The Department of Health is promoting the generation of specialist networks to manage long term ventilatory weaning and domiciliary non-invasive ventilation patients. Currently the availability of these services in England is not known. We performed a short survey to establish the prevalence of sleep and ventilation diagnostic and treatment services. The survey focussed on diagnostic services and Home Mechanical Ventilation (HMV) provision, and was divided into (a) availability of diagnostics, (b) funding, and (c) patient groups. This survey has confirmed that the majority of Home Mechanical Ventilation set-ups are currently for Obesity Related Respiratory Failure and Chronic Obstructive Pulmonary Disease. We have found that there is variable provision of diagnostic services, with the majority of units offering overnight oximetry (95%) but only 55% of responders providing a home mechanical ventilation service. Even more interestingly, less than two thirds of units charged their primary care trust for this service. These data may assist in the development of regional networks and specialist home mechanical ventilation centres.
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In England, there is no national registry for diagnostic services and home mechanical ventilation provision,1 which is in contrast to other European countries and Australasia.2 ,3 In line with the strategy of the NHS Commissioning Board to implement specialist commissioning for Complex Home Ventilation Centres and the requirement for accompanying regional networks providing local support,4 we performed a prevalence survey to determine the current available infrastructure for such services.
We developed a 10-item survey, which was delivered by email to NHS Hospitals across England. The survey focussed on diagnostic services and home ventilation provision. It was divided into (A) availability of diagnostics, diagnostic setting and test interpretation (B) funding and (C) patient groups (see online supplementary Survey Questionnaire figure E1).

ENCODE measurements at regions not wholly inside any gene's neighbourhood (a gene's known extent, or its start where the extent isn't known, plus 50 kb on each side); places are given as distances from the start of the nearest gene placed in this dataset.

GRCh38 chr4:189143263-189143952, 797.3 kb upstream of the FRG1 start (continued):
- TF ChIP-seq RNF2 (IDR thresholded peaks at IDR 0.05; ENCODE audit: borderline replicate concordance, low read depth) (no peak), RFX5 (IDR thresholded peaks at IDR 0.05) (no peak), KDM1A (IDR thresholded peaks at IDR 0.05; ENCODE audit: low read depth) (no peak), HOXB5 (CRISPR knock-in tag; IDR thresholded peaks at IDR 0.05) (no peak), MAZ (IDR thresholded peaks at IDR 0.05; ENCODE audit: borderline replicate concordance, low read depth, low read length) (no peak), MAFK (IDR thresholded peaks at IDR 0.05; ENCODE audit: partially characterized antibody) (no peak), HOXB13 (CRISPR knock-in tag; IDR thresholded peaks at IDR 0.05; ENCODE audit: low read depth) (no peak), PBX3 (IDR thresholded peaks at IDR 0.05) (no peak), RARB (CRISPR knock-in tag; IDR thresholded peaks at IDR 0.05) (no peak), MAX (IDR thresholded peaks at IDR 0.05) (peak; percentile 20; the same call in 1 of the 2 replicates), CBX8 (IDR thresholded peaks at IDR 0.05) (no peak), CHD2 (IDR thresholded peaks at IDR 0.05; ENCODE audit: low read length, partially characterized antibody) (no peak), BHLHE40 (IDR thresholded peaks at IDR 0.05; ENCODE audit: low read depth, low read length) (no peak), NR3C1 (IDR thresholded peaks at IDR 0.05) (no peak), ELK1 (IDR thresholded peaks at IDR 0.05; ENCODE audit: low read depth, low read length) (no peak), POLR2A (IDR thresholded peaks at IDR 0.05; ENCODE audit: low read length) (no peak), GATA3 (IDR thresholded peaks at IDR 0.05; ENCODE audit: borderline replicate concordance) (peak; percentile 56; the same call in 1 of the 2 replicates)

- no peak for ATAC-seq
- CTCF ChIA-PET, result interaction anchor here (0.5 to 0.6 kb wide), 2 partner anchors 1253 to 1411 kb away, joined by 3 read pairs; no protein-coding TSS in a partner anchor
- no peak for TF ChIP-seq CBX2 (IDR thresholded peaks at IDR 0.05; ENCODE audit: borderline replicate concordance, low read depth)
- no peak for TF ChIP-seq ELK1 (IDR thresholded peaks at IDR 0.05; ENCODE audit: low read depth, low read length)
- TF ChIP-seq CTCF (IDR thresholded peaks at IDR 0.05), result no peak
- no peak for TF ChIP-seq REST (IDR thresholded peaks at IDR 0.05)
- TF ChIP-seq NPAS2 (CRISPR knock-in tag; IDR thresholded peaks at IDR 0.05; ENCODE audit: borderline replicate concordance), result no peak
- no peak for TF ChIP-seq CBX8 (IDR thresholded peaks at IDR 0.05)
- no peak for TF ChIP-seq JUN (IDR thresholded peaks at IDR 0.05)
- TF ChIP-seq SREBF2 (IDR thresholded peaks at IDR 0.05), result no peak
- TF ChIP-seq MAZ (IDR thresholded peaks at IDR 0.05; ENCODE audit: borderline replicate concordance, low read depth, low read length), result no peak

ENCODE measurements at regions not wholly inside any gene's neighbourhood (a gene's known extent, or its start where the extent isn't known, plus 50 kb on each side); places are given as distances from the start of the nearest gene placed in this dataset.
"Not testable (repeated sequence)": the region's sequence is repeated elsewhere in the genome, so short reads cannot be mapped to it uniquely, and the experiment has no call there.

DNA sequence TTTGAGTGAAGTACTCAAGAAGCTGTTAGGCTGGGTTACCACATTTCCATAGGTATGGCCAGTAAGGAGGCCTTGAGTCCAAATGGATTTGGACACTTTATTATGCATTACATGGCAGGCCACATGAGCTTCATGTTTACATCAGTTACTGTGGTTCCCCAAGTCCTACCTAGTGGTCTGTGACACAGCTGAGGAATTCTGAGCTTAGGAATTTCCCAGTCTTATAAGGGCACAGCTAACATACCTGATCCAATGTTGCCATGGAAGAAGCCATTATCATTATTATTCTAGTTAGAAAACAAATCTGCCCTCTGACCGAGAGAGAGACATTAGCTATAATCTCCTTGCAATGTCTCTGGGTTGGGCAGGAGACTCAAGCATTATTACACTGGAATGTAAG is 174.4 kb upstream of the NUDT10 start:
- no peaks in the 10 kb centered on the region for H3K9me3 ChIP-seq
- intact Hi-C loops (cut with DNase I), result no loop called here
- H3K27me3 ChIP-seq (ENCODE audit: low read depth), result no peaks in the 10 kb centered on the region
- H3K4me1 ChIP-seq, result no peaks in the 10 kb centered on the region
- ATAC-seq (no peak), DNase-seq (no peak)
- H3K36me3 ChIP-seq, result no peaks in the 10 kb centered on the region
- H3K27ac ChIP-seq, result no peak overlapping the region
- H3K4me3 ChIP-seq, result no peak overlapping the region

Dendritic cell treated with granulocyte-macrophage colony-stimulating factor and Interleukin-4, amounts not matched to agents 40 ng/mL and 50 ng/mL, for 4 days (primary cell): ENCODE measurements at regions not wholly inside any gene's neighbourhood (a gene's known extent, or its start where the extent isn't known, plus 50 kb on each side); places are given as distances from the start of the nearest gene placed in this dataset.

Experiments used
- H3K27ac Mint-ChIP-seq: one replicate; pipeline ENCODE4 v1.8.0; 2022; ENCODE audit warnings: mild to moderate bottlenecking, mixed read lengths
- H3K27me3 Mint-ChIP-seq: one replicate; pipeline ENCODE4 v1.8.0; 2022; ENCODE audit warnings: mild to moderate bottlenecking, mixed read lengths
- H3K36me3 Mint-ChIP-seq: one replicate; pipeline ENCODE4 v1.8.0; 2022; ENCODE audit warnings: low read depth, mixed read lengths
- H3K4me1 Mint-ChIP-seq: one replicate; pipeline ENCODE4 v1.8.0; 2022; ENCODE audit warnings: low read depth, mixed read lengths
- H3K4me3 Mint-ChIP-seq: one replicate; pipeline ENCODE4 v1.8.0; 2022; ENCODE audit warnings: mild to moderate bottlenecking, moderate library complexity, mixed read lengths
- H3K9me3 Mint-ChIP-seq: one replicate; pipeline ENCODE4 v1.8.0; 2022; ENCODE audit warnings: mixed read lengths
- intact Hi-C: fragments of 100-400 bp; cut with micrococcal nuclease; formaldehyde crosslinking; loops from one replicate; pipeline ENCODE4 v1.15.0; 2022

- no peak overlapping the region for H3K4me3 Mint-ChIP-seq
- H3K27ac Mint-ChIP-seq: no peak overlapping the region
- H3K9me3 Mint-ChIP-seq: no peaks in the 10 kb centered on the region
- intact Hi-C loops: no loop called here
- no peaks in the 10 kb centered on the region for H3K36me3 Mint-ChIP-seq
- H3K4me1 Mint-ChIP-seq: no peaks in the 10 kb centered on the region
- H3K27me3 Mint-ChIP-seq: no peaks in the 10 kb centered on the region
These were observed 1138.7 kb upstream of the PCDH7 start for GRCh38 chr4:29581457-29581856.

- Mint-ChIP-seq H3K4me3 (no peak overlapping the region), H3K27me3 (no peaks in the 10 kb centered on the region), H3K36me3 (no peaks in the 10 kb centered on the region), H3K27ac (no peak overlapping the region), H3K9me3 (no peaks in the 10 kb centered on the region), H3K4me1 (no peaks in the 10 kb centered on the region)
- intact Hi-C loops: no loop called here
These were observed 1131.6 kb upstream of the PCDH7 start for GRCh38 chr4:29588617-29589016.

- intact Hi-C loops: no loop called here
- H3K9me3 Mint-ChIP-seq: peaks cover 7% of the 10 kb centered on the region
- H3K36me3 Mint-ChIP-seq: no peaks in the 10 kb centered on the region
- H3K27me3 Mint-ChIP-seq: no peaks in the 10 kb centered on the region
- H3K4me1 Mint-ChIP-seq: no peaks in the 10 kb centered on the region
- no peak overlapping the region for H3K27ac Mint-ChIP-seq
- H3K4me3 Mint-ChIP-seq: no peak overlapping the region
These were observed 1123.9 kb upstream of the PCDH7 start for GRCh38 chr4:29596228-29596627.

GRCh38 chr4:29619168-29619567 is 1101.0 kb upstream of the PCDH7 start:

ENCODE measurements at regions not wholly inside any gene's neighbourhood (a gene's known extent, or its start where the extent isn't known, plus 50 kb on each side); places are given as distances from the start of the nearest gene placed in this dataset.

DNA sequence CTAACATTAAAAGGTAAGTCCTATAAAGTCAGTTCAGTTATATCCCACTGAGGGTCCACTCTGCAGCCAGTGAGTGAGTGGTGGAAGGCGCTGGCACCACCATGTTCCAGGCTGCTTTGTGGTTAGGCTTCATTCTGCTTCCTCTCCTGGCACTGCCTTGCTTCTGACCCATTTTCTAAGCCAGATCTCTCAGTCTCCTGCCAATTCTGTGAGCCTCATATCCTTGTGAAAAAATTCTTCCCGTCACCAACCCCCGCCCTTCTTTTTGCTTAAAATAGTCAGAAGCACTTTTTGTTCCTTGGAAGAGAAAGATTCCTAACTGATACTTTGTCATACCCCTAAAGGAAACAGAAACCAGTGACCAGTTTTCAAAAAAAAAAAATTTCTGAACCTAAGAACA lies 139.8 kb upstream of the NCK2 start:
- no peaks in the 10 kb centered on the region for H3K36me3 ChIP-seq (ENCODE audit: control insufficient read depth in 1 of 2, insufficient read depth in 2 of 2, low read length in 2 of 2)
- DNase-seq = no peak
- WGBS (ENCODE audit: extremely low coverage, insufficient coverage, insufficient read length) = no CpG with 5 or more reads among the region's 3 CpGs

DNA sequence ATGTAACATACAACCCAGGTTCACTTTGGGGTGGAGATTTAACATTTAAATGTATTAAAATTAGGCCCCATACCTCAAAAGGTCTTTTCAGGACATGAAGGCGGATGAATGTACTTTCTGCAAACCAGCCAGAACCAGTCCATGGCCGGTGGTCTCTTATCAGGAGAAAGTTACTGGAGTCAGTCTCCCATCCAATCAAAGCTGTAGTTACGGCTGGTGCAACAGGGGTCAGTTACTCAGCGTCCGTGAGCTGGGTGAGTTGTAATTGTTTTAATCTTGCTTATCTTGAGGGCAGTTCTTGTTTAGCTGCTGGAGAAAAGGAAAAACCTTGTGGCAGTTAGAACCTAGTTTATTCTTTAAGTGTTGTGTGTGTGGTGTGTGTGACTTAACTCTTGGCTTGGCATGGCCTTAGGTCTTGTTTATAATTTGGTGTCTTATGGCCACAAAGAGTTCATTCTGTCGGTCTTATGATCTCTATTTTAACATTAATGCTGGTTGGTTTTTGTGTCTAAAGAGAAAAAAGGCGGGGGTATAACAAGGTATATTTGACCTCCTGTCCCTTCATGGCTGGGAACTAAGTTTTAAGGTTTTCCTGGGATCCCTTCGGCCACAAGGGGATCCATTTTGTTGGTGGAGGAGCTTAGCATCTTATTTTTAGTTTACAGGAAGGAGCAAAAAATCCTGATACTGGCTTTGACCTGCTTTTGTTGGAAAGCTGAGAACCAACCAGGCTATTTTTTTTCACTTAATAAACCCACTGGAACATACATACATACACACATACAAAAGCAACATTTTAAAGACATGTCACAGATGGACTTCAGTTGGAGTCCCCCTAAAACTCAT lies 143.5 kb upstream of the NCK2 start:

One hundred and eleven NHS hospitals were contacted and 76 (68%) responses were received. Forty-two (55%) trusts reported the provision of a HMV service.
Availability of diagnostics, diagnostic setting and test interpretation
Although 95% of respondents had access to overnight oximetry, overnight capnometry, which is required to assess the efficacy of nocturnal non-invasive ventilation, was available in only 44% of units. Furthermore, complex sleep diagnostics, including electroencephalography, electromyography and complete respiratory polygraphy, was available in only 17% of units. Of those units that offered capnometry, limited respiratory polygraphy, overnight oximetry and autotitrating continuous positive airway pressure diagnostics, these were performed as an inpatient supervised service in 68%, 38%, 12% and 10% of units, respectively. With the exception of units providing extended polysomnography, only 24% of hospitals had more than one clinician reporting the studies (see online supplementary table E1).
Primary care trusts were charged by 85% of units performing extended polysomnography, 65% performing respiratory polygraphy, 57% performing overnight oximetry and 31% of units performing capnometry. Only 65% of units charged for the delivery of a home mechanical ventilation service with 12% of these services commissioned by an external provider. Median set-up frequency for the units charging was 42 patients per annum (IQR 23–73), whereas those units that failed to charge had a median annual set up only 11 (IQR 4–22).
Of all the HMV set-ups, 67% were for obesity-related respiratory failure and chronic obstructive pulmonary disease with the other restrictive lung conditions contributing the remainder (table 1). Clinicians reported a minimum acceptable level of adherence with HMV across all diagnostic groups as 6 h, although the range was variable (table 1).
There is a wide variation in the provision of diagnostic services and home ventilation provision across NHS hospitals in England. While some centres have access to complex inpatient overnight physiological monitoring, the majority do not. Furthermore, the low volume units do not have a reimbursement mechanism in place, which in the current financial climate is unlikely to be sustainable. The survey has confirmed that the majority of home ventilation set-ups are currently for obesity and chronic obstructive pulmonary disease, which is not unsurprising as complex neurological and other conditions are generally managed in the small number of specialist weaning, rehabilitation and home ventilation centres.5 There are significant limitations in the current service in England and the drive for specialist commissioning for Complex Home Ventilation Centres is welcomed. The introduction of a national registry with standardisation of diagnostic and treatment pathways will provide the clinical governance structure that has been lacking which will allow the delivery of high quality specialist respiratory care. The major goal will be to integrate the tertiary and secondary care centres to develop a clinical network to ensure equitable access to best care for all patients.
Contributors SM, ES, ACD and NH were involved with developing the survey, data collection analysis and manuscript preparation. MD, IS and MWE were involved with manuscript preparation.
Competing interests None.
Provenance and peer review Not commissioned; internally peer reviewed.
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